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Re: [xml-dev] Re: XML As Fall Guy

On 12/3/2013 8:35 PM, Stephen Cameron wrote:
Hi Peter, you are lucky 100th posting on this thread.

However what you say is ringing alarm bells for me.

To me using the word 'architecture' is misleading, Frank Lloyd-Wright is one architect that famously never consulted with his clients, he just gave them a design and asked for payment, as a result many of his houses are actually bad to live-in, though visually charming (to me).

In my view, the only 'architecture' in software is the structure that you build into your software, either in terms of your classes using object-oriented programming, the modules in procedural, or the entities of your data-model.
Steve, I share your apprehension, but there is a component of planning and building software I think of as architecture that is not business analysis. It relates to layering: some components are more fundamental: making changes in those can lead to seismic shifts throughout the system, while surface (UI) changes tend to be more isolated. Certainly new user requirements will lead to new data requirements, new fields, tags, whatever, but if you decide to change your database system from Oracle to MarkLogic (or vice-versa, heresy here I know), that to me is an architectural decision. It may require you to rewrite significant portions of your code, or switch in other related components. And these decisions can often be made in parallel with - only partially informed by - business requirements. This sort of decision is best made by considering technical suitability to the problem, team skills, and goodness of fit with existing tools and systems. Sometimes (often) however the decision is driven by business leaders or outside sales teams based on dubious grounds.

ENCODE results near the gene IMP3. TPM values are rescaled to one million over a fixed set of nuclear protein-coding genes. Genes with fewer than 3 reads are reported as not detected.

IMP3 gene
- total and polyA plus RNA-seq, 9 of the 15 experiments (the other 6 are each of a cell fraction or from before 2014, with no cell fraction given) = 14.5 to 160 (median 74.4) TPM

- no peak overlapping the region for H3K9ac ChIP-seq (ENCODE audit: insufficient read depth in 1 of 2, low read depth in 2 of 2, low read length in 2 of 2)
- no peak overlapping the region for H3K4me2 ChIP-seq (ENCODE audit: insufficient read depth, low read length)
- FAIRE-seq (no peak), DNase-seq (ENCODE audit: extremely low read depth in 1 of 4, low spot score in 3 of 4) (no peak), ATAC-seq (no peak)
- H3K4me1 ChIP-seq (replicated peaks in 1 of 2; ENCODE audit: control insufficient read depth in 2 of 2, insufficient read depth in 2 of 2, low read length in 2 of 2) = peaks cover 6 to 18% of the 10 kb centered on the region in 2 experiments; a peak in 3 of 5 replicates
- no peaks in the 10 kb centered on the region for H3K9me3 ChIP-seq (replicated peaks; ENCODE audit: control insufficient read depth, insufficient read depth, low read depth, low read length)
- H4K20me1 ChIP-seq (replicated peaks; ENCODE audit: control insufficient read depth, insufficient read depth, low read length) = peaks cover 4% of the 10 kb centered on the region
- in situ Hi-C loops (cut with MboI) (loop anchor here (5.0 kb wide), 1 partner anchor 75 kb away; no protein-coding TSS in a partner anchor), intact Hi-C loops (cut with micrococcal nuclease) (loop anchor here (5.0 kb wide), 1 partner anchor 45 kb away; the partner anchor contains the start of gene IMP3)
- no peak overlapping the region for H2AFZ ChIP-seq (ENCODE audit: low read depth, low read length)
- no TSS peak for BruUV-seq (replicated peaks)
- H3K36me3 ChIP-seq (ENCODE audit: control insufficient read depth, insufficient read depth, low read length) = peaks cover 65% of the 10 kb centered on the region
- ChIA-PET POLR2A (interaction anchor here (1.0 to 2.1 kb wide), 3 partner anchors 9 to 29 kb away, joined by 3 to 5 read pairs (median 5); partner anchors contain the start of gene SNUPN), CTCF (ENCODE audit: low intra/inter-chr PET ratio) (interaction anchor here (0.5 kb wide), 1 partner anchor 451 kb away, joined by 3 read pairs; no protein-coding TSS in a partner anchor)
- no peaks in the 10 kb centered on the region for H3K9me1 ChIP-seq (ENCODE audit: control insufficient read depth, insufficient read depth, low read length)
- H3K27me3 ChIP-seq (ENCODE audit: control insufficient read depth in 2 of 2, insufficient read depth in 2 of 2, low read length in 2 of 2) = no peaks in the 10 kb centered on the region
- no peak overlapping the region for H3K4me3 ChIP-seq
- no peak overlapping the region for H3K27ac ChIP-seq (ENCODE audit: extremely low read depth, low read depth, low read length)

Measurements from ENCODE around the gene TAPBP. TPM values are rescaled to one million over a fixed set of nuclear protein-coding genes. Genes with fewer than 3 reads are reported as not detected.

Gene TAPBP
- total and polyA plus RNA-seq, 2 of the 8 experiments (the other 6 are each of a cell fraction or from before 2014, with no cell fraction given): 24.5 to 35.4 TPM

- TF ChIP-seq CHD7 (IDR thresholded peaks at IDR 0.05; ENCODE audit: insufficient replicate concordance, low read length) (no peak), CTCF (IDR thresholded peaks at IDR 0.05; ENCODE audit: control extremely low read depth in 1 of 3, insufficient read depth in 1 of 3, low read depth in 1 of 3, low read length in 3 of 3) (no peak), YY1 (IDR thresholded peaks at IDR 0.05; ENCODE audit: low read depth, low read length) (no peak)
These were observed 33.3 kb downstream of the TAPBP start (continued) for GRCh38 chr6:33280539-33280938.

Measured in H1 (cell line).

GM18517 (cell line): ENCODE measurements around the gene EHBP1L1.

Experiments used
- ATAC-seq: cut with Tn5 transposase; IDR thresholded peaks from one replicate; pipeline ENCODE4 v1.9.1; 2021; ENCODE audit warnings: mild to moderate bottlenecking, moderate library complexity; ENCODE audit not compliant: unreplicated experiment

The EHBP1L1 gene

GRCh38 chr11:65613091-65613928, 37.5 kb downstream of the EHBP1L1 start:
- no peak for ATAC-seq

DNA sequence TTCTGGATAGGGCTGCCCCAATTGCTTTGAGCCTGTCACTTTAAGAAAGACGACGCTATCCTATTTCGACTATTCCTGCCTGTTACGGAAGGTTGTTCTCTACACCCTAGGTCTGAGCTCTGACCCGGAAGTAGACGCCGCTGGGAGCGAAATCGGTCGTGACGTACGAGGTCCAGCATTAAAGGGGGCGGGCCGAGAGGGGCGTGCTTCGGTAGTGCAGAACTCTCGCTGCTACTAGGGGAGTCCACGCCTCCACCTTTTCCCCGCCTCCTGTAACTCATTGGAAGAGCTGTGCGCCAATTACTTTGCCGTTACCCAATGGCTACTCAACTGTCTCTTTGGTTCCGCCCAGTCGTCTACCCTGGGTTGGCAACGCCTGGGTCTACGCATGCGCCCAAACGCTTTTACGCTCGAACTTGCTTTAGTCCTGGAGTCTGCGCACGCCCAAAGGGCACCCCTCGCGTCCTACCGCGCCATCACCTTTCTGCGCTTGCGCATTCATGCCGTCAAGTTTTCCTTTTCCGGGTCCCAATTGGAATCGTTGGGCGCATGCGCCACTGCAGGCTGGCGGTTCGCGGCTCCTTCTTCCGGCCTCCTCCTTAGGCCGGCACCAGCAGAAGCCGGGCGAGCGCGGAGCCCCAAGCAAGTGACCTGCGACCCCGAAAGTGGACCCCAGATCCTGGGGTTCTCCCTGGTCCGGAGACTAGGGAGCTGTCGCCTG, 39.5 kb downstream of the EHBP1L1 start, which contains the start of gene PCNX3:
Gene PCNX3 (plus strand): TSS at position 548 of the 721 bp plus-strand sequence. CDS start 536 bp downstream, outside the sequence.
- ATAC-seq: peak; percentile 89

My title is (senior) architect, but I don't do business analyst: in sorrier moments I think I got called that because I'm old for a programmer, more or less. I sincerely hope this line of argument is motivated by more than mere self-justification!

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